Yves here. Normally we relegate the tally of sanctions-war casualties to Links, but the fact that another European industry sector, stainless steel makers, is biting the dust, is noteworthy in demonstrating how quickly the damage of high energy costs is propagating through European industry.
Flower-growers in the Netherlands are already wilting. Recall that flowers are the single most important agricultural export for the Netherlands. And as you can see, the damage extends to other greenhouse-grown exports. From Bloomberg yesterday:
The Netherlands, the world’s top flower exporter and one of Europe’s largest producers of fresh fruit and vegetables, is warning of a steep output plunge as crippling energy costs stifle the country’s extensive network of greenhouses.
Royal FloraHolland, the world’s largest flower market in Alsmeer, estimates Dutch flower production will drop by up to 40% between Christmas and next spring due to the rising costs of maintaining greenhouses, spokesperson Michiel van Schie told Bloomberg.
The expenses of heating and lighting the glass structures that sprawl over an area equivalent to 17,000 soccer fields now make up as much as 70% of the cost of most greenhouse crops, more than double that for last year, according to industry group Glastuinbouw Nederland….
Soaring costs are also making the sale of energy contracts to other users more profitable than growing plants as agreements signed later in the year are expected to be even pricier. “I was told of one farmer who sold his energy contract, which he’d fixed for several years, for 35 million euros,” Schie said.
The drop in production means growers in sunnier climates such as Spain and Morocco are likely to grab a share of lost output from the Netherlands, a lucrative market where exports of greenhouse produce amounted to 9.2 billion euros ($9.5 billion) in 2020. Nevertheless, any shortages will further stoke inflation across Europe, where food prices have already soared 11% from a year earlier in a cost-of-living crisis that shows little sign of easing.
And speaking of not easing, Gazprom has not turned Nord Stream 1 on schedule, with the EU screeching bad faith. Even if true, perhaps they should consider returning the central bank assets they took to square the ledger?
Unlike the reduction in flow to 60%, which Siemens tacitly admitted was due to a turbine taking a trans-Atlantic trek for repair, and the next ratchet down, which Siemens did not challenge, this time the German giant challenged Gazprom’s position. From the Financial Times in Russia indefinitely suspends Nord Stream gas pipeline to Europe:
The company said the shutdown was because of an oil leak discovered in the main gas turbine at the Portovaya compressor station near St Petersburg, which feeds the line that runs through the Baltic Sea to Germany.
However, Siemens Energy, which manufactures and maintains the turbines that power the pipeline, cast doubt on this explanation.
“Such leakages do not usually affect the operation of a turbine and can be sealed on site,” the German company said. “It is a routine procedure during maintenance work. In the past, the occurrence of this type of leakage has not resulted in a shutdown of operations.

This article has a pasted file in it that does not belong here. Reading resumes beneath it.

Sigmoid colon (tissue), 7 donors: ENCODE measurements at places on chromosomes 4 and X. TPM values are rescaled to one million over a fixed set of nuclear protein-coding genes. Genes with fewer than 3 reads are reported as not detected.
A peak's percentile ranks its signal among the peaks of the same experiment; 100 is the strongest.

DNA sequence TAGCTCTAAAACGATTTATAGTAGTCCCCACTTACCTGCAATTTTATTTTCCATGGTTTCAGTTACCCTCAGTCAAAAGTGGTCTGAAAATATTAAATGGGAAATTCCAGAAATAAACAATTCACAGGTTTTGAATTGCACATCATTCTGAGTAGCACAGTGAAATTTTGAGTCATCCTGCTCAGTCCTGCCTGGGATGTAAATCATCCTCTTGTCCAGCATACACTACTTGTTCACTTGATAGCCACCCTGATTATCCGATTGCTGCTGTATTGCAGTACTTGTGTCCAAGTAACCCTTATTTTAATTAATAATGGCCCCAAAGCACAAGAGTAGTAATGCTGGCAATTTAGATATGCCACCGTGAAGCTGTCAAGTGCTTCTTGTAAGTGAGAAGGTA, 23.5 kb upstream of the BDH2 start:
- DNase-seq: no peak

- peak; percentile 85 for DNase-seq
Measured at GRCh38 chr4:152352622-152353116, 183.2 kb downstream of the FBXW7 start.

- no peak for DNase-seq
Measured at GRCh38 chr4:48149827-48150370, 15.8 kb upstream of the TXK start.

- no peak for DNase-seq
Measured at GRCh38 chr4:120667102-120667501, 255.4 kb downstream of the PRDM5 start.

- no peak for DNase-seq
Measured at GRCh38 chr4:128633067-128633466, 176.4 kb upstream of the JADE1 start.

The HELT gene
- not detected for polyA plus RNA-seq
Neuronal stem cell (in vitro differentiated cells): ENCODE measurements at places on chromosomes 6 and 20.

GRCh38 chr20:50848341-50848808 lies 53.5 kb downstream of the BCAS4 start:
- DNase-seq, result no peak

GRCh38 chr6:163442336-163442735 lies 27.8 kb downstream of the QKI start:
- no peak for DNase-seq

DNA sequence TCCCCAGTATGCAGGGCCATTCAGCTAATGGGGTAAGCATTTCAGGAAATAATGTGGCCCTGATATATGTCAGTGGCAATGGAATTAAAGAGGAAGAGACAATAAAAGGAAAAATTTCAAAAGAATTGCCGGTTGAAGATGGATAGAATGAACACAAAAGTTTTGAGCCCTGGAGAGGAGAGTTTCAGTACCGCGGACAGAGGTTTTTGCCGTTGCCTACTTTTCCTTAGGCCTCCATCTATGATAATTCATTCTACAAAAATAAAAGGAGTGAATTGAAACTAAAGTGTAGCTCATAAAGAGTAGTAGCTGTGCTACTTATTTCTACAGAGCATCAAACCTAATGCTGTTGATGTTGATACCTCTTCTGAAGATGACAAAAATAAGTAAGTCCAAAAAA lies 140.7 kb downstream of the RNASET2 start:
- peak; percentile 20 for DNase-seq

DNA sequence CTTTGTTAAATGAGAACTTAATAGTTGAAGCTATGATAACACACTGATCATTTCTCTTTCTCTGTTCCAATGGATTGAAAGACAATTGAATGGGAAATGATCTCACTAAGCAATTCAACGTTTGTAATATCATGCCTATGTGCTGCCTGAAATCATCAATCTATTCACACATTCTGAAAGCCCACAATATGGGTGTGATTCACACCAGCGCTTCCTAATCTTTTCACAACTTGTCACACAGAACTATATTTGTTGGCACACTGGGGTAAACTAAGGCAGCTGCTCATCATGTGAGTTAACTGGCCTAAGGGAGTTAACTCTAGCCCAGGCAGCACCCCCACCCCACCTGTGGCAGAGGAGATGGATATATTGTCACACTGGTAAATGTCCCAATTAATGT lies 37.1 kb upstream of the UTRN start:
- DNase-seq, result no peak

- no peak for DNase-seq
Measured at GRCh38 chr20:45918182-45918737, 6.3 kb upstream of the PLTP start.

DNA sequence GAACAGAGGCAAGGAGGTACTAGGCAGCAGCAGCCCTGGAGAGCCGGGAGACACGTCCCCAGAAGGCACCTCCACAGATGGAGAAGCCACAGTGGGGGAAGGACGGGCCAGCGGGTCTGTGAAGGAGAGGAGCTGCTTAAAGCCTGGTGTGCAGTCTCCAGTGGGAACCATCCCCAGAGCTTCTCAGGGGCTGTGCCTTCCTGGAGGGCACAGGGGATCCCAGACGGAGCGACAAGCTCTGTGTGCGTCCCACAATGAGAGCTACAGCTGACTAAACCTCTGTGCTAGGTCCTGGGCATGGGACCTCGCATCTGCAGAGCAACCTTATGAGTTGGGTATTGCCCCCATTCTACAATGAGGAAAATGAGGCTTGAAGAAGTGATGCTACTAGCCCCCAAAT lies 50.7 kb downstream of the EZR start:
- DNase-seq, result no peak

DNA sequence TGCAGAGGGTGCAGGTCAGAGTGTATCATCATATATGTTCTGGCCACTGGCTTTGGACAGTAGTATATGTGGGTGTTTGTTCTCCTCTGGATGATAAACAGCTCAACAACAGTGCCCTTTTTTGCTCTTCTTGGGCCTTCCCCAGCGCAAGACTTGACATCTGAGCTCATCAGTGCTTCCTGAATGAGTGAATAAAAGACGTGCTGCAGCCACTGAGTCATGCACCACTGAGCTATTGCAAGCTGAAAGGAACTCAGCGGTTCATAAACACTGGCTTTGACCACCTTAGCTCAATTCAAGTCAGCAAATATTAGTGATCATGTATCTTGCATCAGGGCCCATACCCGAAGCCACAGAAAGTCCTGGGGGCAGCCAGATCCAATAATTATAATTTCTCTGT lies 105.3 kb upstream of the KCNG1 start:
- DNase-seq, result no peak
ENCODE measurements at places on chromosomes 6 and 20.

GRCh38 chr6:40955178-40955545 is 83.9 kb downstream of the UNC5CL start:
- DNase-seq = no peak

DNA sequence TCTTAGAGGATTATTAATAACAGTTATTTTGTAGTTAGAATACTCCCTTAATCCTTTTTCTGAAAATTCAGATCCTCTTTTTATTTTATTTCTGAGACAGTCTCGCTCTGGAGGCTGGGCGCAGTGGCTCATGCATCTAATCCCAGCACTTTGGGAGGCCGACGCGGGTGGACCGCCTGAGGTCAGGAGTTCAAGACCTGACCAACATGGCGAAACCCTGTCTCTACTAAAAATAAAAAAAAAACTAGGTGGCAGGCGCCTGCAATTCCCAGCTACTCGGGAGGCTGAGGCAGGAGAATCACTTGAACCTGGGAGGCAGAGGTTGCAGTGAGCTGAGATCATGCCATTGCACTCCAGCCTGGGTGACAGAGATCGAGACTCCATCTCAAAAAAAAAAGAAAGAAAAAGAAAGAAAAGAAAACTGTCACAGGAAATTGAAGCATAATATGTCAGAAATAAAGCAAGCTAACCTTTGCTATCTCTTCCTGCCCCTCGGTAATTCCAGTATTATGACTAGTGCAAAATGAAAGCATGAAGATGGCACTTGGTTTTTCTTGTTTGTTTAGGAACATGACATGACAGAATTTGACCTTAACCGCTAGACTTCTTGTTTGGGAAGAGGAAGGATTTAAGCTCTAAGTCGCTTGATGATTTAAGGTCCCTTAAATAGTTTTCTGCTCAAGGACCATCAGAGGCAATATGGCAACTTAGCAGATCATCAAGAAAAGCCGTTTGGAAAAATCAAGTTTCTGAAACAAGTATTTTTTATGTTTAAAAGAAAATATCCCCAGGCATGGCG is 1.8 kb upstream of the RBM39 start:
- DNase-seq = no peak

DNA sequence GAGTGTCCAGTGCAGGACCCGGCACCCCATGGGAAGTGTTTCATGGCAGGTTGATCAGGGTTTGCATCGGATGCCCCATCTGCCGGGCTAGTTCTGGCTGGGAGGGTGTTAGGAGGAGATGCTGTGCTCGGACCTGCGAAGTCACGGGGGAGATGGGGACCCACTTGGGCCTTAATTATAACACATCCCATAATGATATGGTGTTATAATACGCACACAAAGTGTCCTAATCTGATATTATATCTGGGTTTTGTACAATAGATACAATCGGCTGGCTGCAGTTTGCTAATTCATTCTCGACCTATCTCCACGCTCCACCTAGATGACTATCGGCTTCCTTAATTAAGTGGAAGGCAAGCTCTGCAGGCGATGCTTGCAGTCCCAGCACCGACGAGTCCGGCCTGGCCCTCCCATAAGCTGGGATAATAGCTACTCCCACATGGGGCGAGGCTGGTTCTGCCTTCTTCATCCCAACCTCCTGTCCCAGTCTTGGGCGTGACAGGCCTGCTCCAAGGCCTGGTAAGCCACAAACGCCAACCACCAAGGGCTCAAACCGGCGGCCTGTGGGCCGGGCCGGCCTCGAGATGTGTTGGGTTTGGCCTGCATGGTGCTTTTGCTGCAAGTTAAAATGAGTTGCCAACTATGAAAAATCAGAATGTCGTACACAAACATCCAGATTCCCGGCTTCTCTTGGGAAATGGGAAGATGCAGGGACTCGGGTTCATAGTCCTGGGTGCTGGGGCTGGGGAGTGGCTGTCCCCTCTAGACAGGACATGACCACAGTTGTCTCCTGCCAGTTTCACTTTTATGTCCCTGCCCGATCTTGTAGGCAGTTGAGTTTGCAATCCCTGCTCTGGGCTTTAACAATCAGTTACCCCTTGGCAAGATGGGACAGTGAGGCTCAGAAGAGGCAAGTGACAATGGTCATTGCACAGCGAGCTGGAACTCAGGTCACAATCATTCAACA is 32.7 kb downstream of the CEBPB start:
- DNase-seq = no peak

“Irrespective of this, we have already pointed out several times that there are enough additional turbines available at the Portovaya compressor station for Nord Stream 1 to operate,” Siemens Energy said.
To play devil’s advocate, it does not appear Siemens has been on site. And Russia has been complaining for weeks that there are other turbines at the Portovaya compressor station that need to be repaired that it can’t send out since Gazprom has not gotten a proper sanctions waiver and other documentation for its globe-trotting turbine, so it’s not clear how many of the backup turbines, if any, are actually in working order.
Moreover, given Stuxnet, if I were Gazprom, I’d be very nervous about reconnecting any equipment that was out of my hands after the war started in an unfriendly country, particularly given how long the turbine was held in Canada. From Wikipedia:
Stuxnet is a malicious computer worm first uncovered in 2010 and thought to have been in development since at least 2005. Stuxnet targets supervisory control and data acquisition (SCADA) systems and is believed to be responsible for causing substantial damage to the nuclear program of Iran. Although neither country has openly admitted responsibility, the worm is widely understood to be a cyberweapon built jointly by the United States and Israel in a collaborative effort known as Operation Olympic Games.
Stuxnet specifically targets programmable logic controllers (PLCs), which allow the automation of electromechanical processes such as those used to control machinery and industrial processes including gas centrifuges for separating nuclear material. Exploiting four zero-day flaws, Stuxnet functions by targeting machines using the Microsoft Windows operating system and networks, then seeking out Siemens Step7 software. Stuxnet reportedly compromised Iranian PLCs, collecting information on industrial systems and causing the fast-spinning centrifuges to tear themselves apart. Stuxnet’s design and architecture are not domain-specific and it could be tailored as a platform for attacking modern SCADA and PLC systems (e.g., in factory assembly lines or power plants), most of which are in Europe, Japan, and the United States. Stuxnet reportedly ruined almost one-fifth of Iran’s nuclear centrifuges. Targeting industrial control systems, the worm infected over 200,000 computers and caused 1,000 machines to physically degrade.